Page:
Discussion paper

DP17547 The Agricultural Wage Gap Within Rural Villages

We use unique data on daily labor-market outcomes for Indian casual workers to study labor reallocation between agricultural and non-agricultural activities within rural areas. Controlling for both individual time-invariant attributes and time-varying shocks, we find that workers who switch sectors across years or even within a week can obtain 23% higher wages by taking non-agricultural jobs. The evidence suggests that compensating differentials rather than sorting on ability are important in explaining the wage gap. We then estimate a discrete choice model of daily labor supply that decomposes preferences for jobs into spatial frictions associated with location and sectoral frictions associated with attributes of jobs. We find that while spatial frictions are significant even within rural areas, sectoral frictions are nearly the same in magnitude and have implications for smoothing shocks. Counterfactual analysis shows that the unemployment effect of a one standard deviation decrease in rainfall would be halved in the absence of sectoral frictions.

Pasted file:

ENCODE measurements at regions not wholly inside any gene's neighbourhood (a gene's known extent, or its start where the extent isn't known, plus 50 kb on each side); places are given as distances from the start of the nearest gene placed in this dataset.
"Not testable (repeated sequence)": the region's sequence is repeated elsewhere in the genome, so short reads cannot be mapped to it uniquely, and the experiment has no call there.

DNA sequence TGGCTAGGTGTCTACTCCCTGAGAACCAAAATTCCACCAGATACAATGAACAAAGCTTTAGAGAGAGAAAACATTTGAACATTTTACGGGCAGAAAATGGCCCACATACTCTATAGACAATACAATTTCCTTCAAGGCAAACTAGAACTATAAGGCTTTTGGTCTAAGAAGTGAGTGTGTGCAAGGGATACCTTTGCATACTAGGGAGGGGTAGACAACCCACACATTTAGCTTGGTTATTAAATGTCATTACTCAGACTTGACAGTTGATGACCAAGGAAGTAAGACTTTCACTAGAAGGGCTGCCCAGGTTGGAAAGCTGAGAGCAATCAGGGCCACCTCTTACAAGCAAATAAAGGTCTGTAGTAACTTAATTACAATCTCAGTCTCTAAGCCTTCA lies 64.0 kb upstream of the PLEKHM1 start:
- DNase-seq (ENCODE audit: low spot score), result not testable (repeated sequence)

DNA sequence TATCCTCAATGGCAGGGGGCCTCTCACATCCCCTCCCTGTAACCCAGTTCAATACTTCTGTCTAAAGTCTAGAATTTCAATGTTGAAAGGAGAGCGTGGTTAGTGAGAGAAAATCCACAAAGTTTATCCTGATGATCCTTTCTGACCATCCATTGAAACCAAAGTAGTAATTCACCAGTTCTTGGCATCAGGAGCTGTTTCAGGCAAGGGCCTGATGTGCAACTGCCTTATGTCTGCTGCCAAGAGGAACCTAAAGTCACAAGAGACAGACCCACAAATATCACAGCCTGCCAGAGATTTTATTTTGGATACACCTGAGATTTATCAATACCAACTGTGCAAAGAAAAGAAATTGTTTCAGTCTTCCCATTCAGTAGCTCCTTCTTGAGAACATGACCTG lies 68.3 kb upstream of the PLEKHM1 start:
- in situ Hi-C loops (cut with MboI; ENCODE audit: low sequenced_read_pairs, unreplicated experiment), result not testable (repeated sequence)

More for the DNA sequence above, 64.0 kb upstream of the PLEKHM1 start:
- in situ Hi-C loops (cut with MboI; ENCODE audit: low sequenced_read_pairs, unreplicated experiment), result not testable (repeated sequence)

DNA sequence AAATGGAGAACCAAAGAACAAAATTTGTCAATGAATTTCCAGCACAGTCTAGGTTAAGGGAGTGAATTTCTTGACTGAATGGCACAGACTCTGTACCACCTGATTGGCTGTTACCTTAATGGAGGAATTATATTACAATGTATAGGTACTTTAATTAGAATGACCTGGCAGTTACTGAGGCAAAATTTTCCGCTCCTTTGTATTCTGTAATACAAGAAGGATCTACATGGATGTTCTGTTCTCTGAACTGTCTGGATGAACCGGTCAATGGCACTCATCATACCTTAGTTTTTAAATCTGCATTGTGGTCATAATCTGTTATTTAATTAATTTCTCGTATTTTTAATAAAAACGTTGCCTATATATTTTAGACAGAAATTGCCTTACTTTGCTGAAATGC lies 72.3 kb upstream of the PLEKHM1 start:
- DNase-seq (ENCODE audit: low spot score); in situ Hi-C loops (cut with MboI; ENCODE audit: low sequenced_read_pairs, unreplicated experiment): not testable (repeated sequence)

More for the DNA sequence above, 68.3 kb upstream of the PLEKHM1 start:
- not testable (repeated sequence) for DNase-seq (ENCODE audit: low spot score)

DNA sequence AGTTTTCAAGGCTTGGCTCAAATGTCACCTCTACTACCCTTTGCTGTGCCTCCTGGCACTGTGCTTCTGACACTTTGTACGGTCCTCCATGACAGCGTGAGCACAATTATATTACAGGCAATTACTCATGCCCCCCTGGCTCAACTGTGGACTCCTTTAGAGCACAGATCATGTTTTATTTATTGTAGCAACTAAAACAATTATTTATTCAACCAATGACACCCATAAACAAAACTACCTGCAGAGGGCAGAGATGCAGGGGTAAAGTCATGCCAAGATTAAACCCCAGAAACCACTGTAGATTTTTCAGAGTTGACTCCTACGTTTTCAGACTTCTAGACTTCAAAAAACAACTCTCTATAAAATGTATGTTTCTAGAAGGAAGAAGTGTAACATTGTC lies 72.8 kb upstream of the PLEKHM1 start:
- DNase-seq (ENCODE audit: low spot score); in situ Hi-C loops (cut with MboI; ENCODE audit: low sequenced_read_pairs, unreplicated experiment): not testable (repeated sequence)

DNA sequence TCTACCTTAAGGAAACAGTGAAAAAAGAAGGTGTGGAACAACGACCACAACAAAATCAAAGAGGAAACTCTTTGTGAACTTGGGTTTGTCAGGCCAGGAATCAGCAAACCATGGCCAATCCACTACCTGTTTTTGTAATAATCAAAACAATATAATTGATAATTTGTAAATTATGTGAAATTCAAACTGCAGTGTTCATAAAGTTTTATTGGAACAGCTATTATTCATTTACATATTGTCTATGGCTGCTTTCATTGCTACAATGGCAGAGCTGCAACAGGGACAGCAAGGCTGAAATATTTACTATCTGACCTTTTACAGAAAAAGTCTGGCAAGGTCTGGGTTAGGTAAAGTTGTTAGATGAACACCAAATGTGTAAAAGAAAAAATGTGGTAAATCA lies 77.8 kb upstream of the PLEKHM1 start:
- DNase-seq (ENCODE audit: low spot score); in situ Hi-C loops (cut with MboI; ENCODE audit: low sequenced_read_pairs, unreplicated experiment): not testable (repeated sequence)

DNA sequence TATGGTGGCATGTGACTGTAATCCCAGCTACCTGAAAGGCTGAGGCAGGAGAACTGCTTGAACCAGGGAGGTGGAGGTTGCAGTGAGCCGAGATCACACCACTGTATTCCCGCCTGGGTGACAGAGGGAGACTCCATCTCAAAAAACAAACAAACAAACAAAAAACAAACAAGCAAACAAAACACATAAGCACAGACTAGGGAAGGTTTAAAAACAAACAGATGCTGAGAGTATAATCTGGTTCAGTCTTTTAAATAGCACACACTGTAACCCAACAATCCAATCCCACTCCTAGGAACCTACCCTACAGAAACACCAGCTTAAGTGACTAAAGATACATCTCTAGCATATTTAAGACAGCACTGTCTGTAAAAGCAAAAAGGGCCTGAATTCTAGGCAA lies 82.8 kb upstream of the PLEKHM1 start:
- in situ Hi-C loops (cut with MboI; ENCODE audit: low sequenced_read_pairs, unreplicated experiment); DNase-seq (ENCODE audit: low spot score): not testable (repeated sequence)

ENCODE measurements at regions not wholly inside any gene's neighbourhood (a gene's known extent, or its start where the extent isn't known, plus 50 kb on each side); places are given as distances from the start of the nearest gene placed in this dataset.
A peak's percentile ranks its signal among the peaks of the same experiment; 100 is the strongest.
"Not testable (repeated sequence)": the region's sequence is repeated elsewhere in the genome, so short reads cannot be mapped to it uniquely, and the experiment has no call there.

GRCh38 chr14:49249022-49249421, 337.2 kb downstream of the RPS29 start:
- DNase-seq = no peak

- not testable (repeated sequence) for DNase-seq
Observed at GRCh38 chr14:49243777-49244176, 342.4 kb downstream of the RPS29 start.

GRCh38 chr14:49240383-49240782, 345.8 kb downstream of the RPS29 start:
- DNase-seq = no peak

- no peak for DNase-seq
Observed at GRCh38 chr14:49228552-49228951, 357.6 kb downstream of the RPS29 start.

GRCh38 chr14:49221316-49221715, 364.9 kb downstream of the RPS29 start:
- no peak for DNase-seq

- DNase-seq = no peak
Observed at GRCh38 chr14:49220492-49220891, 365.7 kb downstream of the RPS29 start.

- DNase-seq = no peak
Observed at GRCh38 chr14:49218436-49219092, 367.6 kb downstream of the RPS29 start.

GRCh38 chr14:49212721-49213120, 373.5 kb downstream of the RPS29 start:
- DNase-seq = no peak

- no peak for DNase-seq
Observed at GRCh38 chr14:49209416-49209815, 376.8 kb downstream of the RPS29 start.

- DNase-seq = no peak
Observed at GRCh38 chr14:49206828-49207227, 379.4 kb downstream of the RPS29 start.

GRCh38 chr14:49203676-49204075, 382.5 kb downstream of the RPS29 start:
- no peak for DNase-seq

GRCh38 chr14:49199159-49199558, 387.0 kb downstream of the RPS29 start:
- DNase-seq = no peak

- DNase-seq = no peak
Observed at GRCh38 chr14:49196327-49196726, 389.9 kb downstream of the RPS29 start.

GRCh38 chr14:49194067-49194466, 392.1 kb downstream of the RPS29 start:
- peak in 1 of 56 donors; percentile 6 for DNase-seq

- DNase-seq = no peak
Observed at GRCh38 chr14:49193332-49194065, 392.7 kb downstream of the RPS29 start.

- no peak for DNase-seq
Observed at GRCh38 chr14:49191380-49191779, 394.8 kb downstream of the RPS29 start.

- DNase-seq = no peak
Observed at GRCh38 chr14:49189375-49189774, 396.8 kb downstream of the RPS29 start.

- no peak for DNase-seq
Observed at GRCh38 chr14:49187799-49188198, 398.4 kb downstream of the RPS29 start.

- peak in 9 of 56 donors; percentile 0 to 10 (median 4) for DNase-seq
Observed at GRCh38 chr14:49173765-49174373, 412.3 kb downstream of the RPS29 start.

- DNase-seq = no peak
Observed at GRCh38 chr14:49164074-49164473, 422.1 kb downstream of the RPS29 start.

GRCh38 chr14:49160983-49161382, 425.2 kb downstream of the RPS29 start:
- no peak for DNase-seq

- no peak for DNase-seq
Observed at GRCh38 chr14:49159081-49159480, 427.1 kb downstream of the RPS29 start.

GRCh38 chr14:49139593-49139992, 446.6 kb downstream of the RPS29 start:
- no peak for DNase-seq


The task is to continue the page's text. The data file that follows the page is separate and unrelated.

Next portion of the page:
Baysan, C, K Emerick, E Sadoulet, Z Li and M Dar (2022), ‘DP17547 The Agricultural Wage Gap Within Rural Villages‘, CEPR Discussion Paper No. 17547. CEPR Press, Paris & London. https://cepr.org/publications/dp17547